They may be all wearing life jackets, but the rescue boat hasn’t quite arrived for local municipalities and Muscatine County concerning funding as part of the recently signed $1.9 trillion Rescue plan bill passed by the United States Senate and Congress and then signed by President Joe Biden as part of COVID-19 relief.
The county, which is anticipated to get $8.27 million, and local municipalities that are quickly adding up to more millions of dollars, are all on pins and needles as they await to hear from the federal government about how the money can be spent, when it will arrive and what hoops they might have to go through to make sure the round of relief isn’t taken away.
In a report released by the National League of Cities organization and printed in the Index on March 18, it was reported the three communities in the West Liberty School District area were getting a fair chunk of the funding, West Liberty the greatest beneficiary as the city will be collecting $522,361 while Nichols will get $50,211 and Atalissa is expected to get a check for $42,721.
Still, many city officials are not aware of the stimulus package including Muscatine County, although county Budget Administrator Sherry Seright says they’ve “heard” it’s out there, but nothing official has been provided.
“We have not received any official information,” said Seright, who has been in her position since January 1993, throwing caution to the wind that the county shouldn’t count on spending any of that money until it’s in hand. She said it’s the first time she’s ever heard of getting a stimulus fund for the county since she’s been in office.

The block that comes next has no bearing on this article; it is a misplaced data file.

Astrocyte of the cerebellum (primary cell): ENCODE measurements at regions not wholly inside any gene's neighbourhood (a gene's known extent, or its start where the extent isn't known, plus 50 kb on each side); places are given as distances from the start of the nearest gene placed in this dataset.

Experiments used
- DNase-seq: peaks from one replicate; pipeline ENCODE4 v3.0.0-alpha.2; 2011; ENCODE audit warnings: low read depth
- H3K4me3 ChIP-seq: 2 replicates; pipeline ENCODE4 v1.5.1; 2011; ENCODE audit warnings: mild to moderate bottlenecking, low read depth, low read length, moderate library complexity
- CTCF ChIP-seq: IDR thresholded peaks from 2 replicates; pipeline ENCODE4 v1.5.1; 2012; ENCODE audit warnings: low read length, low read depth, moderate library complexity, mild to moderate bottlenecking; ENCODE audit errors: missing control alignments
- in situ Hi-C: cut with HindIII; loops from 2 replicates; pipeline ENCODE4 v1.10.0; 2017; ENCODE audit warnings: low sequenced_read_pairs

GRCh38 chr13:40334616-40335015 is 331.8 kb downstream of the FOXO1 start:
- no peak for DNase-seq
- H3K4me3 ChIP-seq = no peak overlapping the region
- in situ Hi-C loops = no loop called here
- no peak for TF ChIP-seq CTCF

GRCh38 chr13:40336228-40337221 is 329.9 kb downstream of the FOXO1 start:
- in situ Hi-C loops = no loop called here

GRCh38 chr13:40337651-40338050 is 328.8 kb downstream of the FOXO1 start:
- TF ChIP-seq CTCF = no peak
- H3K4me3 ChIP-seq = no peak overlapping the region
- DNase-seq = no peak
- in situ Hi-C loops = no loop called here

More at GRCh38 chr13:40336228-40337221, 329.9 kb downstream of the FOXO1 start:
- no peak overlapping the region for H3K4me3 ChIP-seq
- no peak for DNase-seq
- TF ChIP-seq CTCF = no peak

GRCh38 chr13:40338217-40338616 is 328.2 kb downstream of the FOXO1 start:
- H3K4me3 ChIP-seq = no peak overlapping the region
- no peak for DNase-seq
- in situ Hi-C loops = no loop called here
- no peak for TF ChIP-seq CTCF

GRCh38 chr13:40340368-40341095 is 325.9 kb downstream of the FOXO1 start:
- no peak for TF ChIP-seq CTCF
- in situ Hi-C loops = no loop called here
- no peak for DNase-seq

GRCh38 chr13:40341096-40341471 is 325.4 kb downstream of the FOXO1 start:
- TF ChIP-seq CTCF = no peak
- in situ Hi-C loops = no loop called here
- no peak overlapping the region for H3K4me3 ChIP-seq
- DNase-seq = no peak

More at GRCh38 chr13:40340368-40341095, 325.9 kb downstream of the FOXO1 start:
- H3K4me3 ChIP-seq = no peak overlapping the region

“Once it becomes a done deal, then we can decide some things,” she said. “Let’s not plan to spend it.”
Seright says it looks like local governments will have through 2024 to decide how to spend the money, calling that “a good thing” in pointing out until the county has the money in their bank account, it’s still a dream. She said regardless, county supervisors will have to talk about it at an upcoming meeting, but only after the money shows up.
The budget administrator said there are all kinds of stories out there about what other counties are planning to do with the windfall, including providing bonuses to county staff, who worked through the pandemic. Seright wasn’t behind that particular use of the money and said it seems like the four standards where the money is required to be spent is geared more for municipalities than the county, noting the county has little to do with broadband infrastructure, one of the areas suggested.
Other areas the legislature is requiring the money be spent, according to the report, include any COVID efforts, pay for essential workers, compensation for revenue loss as well as water and sewer infrastructure. Seright said local option sales taxes have remained steady through the year despite the pandemic but said interest on investments is down, although “not necessarily related to COVID.” She said building permits in the county were down about $10,000 last year, but are expected to pick up this Spring.
The relief comes as most Iowa town councils have completed their 2021-22 budget plans, which will have to be amended as the federal money arrives. Allocations are calculated by census, and other data, including unemployment rates.
The city of Muscatine is expected to get $3,277,725 as it’s portion of the stimulus package while Wilton will get $391,701, Durant $258,545 and Walcott $226,643. Lone Tree is expected to receive $191,551 while Stockton is planning on a check for $26,493.
Both Nichols city clerk Aeneas Schmidz and Atalissa mayor Bob Schmidt didn’t know much about the funding either. There was no response from West Liberty city officials concerning the stimulus money.